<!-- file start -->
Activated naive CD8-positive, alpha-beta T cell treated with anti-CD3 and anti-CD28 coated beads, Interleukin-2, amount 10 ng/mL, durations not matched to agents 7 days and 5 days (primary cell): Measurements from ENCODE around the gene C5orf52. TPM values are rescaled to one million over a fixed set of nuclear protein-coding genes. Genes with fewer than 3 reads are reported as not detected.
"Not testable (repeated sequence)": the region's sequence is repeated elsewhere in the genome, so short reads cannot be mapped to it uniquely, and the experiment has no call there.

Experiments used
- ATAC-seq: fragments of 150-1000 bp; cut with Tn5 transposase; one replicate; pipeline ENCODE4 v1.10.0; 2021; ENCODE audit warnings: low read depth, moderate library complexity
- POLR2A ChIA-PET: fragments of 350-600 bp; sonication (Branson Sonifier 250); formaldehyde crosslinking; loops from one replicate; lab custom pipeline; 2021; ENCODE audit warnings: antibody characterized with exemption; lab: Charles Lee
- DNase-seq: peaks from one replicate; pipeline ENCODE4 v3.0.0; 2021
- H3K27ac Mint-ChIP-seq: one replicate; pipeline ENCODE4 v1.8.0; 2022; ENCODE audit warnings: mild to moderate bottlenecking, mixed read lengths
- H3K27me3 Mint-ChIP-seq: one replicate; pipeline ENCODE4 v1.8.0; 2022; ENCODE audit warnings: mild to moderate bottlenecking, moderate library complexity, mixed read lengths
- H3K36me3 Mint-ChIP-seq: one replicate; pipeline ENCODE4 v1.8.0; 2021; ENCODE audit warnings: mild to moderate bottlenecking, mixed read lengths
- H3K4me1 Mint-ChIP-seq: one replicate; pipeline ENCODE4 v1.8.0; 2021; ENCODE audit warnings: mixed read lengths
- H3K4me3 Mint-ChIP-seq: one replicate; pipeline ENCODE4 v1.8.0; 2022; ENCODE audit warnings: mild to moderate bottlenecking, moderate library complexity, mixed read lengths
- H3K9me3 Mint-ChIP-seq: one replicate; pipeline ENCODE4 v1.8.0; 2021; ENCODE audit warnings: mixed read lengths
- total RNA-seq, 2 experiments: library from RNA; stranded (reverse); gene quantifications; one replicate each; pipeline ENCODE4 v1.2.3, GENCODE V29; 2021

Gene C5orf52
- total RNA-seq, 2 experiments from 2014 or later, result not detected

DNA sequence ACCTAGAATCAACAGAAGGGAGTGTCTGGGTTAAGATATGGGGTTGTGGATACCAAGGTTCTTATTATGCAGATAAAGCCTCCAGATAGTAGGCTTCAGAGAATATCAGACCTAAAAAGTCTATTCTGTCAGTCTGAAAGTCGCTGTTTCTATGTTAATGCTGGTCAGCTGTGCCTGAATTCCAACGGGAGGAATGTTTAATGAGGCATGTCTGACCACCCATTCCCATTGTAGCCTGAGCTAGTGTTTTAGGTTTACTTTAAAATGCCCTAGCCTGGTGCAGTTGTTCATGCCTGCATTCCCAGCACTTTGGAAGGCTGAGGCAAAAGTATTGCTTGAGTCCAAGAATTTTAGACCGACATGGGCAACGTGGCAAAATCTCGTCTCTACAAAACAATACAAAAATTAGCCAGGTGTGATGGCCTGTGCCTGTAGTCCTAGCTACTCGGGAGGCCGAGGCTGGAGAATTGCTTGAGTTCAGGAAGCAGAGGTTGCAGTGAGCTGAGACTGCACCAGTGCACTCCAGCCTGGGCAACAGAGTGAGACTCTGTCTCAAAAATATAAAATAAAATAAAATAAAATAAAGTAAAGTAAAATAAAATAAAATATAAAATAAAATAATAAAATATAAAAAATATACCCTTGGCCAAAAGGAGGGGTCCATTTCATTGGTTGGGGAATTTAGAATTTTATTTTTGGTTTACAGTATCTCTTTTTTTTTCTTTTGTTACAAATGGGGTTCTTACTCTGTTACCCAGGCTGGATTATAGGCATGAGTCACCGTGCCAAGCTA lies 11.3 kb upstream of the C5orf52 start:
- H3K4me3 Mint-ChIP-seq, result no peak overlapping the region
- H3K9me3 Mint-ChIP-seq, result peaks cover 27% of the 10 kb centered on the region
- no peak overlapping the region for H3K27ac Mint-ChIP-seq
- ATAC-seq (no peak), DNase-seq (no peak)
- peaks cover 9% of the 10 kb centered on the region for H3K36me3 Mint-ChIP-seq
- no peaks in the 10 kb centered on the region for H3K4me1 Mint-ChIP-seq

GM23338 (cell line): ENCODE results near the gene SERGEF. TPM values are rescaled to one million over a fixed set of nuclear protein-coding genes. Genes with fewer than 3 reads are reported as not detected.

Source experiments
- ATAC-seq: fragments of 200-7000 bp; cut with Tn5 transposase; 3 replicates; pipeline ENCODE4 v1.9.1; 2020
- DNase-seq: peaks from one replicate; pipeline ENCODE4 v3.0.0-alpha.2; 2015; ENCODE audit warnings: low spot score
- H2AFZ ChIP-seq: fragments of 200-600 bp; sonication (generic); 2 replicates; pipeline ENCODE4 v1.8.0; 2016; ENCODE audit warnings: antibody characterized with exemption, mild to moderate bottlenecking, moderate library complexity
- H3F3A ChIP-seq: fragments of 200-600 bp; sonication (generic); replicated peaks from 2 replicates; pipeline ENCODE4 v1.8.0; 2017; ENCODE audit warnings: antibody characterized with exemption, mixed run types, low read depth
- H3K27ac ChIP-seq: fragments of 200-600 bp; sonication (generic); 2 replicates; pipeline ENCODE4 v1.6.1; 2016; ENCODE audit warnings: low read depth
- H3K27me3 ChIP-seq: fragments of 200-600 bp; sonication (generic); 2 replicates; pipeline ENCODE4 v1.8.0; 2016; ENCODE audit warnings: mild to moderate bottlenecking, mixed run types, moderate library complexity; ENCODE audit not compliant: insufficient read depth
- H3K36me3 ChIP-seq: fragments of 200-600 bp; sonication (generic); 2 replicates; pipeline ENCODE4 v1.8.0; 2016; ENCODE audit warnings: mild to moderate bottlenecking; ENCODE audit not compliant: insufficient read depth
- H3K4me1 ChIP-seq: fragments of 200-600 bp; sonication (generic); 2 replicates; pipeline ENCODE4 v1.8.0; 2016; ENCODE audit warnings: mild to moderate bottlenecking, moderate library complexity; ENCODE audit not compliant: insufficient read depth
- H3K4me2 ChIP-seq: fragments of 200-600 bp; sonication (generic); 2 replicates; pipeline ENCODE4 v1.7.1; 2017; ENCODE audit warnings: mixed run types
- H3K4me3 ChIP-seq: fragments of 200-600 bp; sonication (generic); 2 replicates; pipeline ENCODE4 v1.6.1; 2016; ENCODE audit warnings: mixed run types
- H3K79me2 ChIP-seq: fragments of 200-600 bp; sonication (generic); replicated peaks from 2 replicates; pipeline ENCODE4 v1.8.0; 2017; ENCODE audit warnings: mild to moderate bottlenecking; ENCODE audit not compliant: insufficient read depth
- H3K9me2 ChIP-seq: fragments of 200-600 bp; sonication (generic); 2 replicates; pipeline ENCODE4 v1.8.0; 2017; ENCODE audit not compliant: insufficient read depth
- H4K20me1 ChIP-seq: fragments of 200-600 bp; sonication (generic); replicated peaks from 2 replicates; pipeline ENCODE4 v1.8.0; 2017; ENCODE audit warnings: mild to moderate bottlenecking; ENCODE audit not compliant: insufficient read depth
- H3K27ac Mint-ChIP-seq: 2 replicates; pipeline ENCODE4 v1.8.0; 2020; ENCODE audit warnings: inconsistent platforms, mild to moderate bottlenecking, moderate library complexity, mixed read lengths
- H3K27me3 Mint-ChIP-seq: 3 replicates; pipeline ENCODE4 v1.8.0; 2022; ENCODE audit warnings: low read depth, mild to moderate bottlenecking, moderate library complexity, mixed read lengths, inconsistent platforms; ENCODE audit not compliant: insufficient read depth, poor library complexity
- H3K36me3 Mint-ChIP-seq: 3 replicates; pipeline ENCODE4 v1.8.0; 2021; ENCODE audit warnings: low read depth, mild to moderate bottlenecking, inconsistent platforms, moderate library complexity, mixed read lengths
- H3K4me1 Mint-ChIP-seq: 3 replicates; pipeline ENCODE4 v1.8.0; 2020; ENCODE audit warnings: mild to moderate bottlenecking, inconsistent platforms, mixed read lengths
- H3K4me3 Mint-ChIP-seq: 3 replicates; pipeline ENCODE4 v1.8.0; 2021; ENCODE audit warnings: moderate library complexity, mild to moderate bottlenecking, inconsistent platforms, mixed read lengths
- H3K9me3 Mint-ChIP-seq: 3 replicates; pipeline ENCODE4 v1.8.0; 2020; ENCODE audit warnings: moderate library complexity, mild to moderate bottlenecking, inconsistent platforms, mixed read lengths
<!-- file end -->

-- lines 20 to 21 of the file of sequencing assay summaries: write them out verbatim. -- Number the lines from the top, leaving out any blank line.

- ATAC-seq (no peak), DNase-seq (no peak)
- peaks cover 9% of the 10 kb centered on the region for H3K36me3 Mint-ChIP-seq